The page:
While most of you are aware that the textile industry has terrible consequences for humans - we still remember in particular the collapse of the Rana Plaza in Bangladesh in 2013 killing more than 1.130 - some do not know that it is also in the top 3 of the most polluting industries in the world.
But for what reasons?
1. The textile fibers of our clothes, even the natural ones!
There are three types of textile fibers:
The natural fibers which are directly produced by nature: cotton, cashmere, wool, silk… for the most famous.
The so-called chemical fibers which consist of artificial fibers manufactured from raw materials using chemical and polluting processes, such as viscose for example, to name but one.
The synthetic fibers made from petroleum (and yes, we are talking about the most polluting industry here) or coal: elastane, polyacrylic, polyester ...
Cotton is the most produced natural fiber in the world but also… the most polluting! Why ? It is a fragile tropical plant whose culture requires heat, sun, and above all a lot of water. Conditions that are also very conducive to attack by insects, viruses or fungi. For this, cotton farmers are forced to use large amounts of pesticides that harm both their health, but also the environment. The amount of water needed to grow cotton is enormous! According to Greenpeace, it takes on average 2.500 liters of water for the production of a single t-shirt and 7.000 liters (or the equivalent of 285 showers) water for that of jeans.
Faced with these consequences, organic cotton appears to be a fair alternative to reduce water consumption and avoid the use of pesticides.
The majority of dyes used to color our clothes are chemical. Also applied for the tanning of leather, these dyes contain heavy metals like chlorine. These are all chemical substances released into the environment and harmful to health that are used to color our clothes, regardless of the starting fiber.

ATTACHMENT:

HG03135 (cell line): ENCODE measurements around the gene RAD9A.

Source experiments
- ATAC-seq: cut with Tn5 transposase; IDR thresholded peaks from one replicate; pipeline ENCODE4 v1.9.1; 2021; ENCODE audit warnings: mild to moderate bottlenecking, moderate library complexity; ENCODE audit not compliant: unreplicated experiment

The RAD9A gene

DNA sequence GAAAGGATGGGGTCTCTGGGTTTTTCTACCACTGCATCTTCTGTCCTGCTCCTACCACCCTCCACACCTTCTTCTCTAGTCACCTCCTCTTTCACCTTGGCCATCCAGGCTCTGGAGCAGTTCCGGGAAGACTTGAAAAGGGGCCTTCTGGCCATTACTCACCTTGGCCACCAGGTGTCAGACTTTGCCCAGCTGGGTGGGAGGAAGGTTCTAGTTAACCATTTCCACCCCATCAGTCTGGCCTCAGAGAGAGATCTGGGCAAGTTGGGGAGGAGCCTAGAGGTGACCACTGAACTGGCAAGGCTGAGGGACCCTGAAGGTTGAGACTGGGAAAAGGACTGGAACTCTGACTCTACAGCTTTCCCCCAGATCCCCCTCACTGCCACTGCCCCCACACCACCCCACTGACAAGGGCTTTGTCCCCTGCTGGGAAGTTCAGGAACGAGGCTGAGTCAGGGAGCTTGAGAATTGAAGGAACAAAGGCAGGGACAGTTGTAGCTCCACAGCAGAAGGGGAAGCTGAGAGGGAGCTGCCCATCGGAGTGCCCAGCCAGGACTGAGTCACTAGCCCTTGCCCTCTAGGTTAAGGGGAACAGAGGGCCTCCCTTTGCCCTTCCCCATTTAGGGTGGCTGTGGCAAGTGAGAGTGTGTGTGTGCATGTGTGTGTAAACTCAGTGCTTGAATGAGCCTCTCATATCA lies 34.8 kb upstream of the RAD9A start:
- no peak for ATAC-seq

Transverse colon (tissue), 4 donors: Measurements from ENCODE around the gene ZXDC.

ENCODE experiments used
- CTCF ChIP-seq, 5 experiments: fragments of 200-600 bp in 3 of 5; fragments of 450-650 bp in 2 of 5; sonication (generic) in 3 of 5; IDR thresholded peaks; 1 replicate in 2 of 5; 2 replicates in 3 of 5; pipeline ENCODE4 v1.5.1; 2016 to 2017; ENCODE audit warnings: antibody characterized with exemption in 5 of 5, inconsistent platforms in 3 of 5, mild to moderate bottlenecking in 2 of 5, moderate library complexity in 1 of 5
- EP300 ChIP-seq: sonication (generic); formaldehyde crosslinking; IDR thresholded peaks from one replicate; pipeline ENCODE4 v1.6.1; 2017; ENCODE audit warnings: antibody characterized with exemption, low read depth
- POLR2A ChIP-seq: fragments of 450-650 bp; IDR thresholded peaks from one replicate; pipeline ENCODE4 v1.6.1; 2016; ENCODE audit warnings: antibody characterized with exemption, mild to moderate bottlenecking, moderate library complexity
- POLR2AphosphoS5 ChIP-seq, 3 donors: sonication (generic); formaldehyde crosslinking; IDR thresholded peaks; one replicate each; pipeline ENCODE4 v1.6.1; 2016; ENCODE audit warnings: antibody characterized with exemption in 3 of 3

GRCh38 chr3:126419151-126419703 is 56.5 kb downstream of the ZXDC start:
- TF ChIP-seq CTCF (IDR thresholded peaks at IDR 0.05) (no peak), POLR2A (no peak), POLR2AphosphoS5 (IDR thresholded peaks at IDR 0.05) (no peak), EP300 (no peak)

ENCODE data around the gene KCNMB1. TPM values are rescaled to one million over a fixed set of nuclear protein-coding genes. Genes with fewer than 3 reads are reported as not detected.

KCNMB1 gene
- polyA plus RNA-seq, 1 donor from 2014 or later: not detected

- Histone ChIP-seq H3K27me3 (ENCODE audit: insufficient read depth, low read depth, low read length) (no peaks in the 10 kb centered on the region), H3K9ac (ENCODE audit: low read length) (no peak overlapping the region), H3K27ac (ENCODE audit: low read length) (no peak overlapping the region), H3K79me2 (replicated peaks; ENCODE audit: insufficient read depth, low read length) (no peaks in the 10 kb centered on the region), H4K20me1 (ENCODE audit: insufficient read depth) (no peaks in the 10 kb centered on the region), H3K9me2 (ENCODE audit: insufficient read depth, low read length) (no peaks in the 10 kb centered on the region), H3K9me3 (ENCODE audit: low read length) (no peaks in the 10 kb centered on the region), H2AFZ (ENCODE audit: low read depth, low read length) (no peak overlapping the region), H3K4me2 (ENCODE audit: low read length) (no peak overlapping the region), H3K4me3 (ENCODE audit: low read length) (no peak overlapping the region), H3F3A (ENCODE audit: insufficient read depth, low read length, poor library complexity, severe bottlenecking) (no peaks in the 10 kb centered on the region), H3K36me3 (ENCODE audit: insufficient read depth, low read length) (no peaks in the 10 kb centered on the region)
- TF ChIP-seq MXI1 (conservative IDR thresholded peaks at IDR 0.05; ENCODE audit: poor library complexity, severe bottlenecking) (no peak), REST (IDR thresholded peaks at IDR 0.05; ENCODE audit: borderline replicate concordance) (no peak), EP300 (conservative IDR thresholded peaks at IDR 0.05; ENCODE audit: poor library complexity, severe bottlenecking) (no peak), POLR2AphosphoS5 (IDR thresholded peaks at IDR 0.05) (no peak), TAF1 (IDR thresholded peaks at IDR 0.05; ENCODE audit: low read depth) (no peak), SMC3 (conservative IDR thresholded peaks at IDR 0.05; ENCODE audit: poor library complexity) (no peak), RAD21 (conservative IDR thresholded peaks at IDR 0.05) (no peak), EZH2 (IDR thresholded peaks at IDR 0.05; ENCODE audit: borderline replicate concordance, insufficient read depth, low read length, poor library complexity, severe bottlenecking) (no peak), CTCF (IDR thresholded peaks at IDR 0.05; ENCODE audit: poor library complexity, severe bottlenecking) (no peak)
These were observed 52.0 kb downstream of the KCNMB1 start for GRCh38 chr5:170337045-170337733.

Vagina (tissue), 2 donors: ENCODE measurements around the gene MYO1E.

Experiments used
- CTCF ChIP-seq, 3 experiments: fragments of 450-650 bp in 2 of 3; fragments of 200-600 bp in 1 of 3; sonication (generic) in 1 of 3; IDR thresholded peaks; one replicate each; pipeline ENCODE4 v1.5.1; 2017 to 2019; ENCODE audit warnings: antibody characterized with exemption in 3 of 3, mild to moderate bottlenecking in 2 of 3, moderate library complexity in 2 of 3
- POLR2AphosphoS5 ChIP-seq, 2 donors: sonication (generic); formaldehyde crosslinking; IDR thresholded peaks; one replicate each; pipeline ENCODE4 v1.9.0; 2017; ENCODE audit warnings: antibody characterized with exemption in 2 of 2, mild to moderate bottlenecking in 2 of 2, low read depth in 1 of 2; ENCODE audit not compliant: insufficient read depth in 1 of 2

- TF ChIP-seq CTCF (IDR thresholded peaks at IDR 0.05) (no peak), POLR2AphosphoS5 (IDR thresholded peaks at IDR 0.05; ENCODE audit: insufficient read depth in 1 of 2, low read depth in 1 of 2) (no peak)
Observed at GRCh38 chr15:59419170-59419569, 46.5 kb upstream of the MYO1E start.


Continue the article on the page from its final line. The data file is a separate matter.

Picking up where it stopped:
Whether it is from the fields to the assembly factories, from these to the stalls of your favorite stores, the journey is long and very greedy in oil. According to the Environment and Energy Management Agency, jeans can travel up to 65.000 km between the cotton field and the store!
As mentioned in our article “Adopting slow fashion: instructions for use”, washing your clothes, in addition to damaging them, requires a significant consumption of water and releases chemicals.
The life cycle of a garment, from the collection of the textile fibers that constitute it to its manufacture, including the dyeing process, is ultimately very long and continues, at each of its stages, to produce and emit polluting elements that are harmful to the health of humans and our planet. The best way to reduce this impact and to pay attention to the clothes you buy: raw materials, places of production, type of dyeing, manufacturing process, etc. And to favor brands that place respect for people and the environment at the heart of their strategy, such as those you can find on our Shop.